Local political consultant Mary Ward claims she will soon repay the nearly $23,000 she confessed to stealing from the Agribusiness Committee of Merced County, according to her attorney.
Merced Superior Court Judge Marc Garcia allowed Ward on Tuesday to put off pleading no contest to the charge of felony embezzlement in response to promises she would repay the money in short order.
Ward will be able to return the funds after she settles a tax dispute with the Internal Revenue Service, said her attorney Richard Harriman.
“IRS improperly took funds from Ward’s husband,” he said. “When the funds are retuned from the IRS, she will be able to make the other party whole.”
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A court hearing has been scheduled for April 2, at which time Ward is expected to plead to the charge.
Deputy District Attorney Walter Wall said he was amenable to the idea of giving Ward more time to consider her plea.
“In these types of cases, one of our primary goals is to recover the money,” he said. “Our response is ‘OK, we’ll agree to continue arraignment on your promise that you’re going to pay the entire amount back.’”
In June, Ward was investigated after the Agribusiness Committee contacted the Merced Police Department.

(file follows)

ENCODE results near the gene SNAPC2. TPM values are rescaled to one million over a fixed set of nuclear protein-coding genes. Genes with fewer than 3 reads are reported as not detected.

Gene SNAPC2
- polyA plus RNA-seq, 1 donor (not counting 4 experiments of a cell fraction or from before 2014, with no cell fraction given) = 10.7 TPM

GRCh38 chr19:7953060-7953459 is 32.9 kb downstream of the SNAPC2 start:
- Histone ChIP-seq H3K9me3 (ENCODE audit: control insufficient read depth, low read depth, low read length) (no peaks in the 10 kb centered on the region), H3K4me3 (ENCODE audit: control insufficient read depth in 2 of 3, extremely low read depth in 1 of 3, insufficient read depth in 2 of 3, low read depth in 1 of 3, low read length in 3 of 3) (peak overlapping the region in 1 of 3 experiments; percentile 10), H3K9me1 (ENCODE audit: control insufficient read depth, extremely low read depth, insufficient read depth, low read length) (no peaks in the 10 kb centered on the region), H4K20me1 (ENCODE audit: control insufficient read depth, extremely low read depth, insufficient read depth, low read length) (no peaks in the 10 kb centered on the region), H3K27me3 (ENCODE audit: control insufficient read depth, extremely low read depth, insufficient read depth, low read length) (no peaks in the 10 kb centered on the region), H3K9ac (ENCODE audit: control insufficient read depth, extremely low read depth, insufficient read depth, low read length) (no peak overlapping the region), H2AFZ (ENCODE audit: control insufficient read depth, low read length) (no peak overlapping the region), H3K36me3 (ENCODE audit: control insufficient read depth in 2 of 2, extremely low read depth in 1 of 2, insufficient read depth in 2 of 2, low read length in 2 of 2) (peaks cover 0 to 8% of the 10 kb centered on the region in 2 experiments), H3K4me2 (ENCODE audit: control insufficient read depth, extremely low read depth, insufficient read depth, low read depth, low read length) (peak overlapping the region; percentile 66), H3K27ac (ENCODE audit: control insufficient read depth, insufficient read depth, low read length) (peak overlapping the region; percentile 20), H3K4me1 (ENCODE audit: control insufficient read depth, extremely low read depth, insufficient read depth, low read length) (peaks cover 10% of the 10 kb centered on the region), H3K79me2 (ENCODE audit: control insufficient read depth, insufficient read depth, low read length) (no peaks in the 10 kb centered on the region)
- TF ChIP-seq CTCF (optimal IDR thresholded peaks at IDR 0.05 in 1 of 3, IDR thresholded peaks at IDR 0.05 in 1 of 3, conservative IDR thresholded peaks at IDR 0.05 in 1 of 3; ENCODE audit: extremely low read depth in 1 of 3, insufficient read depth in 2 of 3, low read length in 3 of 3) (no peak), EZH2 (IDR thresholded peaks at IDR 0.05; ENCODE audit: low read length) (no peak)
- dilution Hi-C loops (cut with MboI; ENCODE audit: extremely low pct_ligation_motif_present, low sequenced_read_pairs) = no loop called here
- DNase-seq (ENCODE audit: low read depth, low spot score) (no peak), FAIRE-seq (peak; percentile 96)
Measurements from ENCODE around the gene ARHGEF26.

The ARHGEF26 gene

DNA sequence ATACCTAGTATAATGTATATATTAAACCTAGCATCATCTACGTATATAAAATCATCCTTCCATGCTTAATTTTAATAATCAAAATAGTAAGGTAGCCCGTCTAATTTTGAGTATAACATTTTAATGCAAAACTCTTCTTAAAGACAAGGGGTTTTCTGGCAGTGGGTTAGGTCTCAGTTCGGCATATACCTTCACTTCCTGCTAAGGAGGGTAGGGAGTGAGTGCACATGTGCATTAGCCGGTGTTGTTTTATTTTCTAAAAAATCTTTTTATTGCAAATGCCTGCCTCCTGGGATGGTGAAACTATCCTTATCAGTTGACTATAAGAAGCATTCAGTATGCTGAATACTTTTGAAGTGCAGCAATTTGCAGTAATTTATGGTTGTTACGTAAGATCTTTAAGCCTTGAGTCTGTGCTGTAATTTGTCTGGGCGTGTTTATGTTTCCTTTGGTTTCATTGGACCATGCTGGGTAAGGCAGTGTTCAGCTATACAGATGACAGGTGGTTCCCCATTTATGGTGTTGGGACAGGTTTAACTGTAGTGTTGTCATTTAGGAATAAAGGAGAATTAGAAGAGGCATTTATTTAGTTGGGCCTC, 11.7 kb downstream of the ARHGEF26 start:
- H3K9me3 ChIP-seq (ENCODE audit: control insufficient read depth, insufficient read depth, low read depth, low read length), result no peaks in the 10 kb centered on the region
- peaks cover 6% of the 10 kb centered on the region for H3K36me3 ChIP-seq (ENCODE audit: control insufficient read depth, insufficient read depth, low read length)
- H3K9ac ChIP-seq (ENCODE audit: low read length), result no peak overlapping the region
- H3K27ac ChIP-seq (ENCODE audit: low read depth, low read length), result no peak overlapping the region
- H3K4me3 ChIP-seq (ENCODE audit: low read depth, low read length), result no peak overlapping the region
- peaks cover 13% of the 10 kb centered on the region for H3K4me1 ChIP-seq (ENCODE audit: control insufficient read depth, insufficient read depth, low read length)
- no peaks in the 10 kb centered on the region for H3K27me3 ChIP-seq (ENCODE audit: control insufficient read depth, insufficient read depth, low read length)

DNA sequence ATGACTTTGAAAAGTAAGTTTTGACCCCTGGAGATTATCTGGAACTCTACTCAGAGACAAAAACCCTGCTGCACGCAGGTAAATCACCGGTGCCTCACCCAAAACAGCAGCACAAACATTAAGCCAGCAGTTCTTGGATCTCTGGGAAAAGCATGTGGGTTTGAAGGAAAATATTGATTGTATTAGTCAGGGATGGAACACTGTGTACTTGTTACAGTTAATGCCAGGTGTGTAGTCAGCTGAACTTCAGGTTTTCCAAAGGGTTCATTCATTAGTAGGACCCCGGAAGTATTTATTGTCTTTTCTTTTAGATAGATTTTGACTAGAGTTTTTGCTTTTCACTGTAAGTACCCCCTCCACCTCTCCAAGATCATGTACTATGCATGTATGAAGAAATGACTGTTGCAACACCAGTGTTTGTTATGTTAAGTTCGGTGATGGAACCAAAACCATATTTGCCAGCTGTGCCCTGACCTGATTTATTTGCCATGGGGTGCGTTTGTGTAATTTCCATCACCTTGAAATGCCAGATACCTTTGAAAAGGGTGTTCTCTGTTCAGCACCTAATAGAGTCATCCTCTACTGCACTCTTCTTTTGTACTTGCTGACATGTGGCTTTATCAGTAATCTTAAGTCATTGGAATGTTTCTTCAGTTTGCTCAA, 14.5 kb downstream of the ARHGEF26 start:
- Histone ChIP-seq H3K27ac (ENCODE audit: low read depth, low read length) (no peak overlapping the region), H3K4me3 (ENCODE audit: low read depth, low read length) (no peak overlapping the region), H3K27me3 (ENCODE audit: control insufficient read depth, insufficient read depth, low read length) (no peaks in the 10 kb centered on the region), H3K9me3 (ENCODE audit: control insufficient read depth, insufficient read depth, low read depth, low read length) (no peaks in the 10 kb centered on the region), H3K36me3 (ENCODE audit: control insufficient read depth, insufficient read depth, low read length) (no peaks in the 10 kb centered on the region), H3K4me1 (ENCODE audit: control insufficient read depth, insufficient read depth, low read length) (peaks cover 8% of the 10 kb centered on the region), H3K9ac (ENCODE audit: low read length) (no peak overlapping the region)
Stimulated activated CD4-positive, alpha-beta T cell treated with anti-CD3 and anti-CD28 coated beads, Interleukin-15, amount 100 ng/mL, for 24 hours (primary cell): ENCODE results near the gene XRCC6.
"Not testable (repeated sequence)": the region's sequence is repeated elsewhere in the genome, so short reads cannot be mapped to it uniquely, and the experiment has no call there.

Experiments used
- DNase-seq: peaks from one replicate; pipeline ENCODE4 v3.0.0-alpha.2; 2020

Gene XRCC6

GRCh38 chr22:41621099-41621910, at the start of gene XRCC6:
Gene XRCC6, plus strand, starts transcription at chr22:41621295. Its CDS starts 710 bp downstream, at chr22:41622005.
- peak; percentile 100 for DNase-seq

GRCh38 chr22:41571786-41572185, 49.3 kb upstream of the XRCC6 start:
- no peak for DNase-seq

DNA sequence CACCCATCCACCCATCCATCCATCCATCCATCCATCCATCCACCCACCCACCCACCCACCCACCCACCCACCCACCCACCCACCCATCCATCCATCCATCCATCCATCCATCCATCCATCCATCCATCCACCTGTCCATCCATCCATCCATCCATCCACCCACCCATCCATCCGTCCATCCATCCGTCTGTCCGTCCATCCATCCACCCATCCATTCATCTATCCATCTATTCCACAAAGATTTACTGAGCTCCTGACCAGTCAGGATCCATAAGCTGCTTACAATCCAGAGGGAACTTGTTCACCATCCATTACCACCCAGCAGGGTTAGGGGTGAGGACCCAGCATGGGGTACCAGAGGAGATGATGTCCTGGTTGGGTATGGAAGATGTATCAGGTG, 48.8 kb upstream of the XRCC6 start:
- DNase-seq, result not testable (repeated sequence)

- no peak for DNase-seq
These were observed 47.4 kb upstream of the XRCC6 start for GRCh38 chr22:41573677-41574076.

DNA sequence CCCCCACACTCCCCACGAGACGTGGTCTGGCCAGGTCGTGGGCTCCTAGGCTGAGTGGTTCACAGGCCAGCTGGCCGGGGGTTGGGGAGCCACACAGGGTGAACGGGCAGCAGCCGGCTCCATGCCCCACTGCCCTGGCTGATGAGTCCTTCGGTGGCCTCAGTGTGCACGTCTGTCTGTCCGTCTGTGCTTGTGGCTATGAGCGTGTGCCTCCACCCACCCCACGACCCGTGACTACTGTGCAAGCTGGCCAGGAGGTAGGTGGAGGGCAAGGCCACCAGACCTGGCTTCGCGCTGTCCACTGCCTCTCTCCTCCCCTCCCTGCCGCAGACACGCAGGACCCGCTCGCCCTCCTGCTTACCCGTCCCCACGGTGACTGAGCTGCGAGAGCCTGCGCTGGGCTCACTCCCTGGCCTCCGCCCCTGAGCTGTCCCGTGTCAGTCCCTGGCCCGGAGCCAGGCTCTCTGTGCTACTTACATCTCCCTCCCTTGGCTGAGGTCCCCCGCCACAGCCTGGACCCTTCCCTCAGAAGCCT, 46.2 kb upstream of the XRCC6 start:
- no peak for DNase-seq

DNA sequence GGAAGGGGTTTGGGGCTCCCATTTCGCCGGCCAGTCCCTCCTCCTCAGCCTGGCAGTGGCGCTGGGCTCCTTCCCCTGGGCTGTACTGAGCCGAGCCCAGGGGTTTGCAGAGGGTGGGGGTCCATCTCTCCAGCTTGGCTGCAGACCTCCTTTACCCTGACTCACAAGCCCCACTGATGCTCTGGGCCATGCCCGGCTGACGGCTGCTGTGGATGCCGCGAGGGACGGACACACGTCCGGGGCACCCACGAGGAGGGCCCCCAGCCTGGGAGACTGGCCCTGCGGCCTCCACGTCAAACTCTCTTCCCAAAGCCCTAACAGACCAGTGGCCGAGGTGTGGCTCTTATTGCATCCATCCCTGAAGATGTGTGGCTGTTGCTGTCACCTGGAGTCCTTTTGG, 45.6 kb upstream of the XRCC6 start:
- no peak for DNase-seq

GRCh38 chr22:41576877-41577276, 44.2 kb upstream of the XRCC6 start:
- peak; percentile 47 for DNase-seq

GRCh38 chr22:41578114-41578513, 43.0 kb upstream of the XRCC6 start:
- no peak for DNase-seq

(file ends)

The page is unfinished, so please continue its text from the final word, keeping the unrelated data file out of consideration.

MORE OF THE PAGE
Members of the committee became suspicious of Ward, who was the committee’s treasurer, after she incorrectly reported the account fund balance.
The committee organizes the Farm City Banquet at the Merced County Fairgrounds, puts on the Progressive Agriculture Safety Day for local third-graders and provides college scholarships related to agriculture.
When questioned by authorities, Ward provided an itemized list of checks she’d written to herself from the committee, according to the police report. She also told police that the IRS had frozen her assets, and she was afraid of losing her home.
Ward faces a maximum of three years in county jail, Wall said. “I have communicated an offer for her to plead, and I have not received a definitive response.”
Harriman said the plea negotiations are ongoing. “We’re still in negotiations to see what the terms and conditions are of the plea.”
“This is her First offense,” he added. “I think it would be unlikely that she would serve time in jail.”
Ward is probably best known for her connection to Assemblywoman Cathleen Galgiani. As a consultant to the assemblywoman, Ward claimed she was improperly fired for accusing another staffer of falsely billing his time.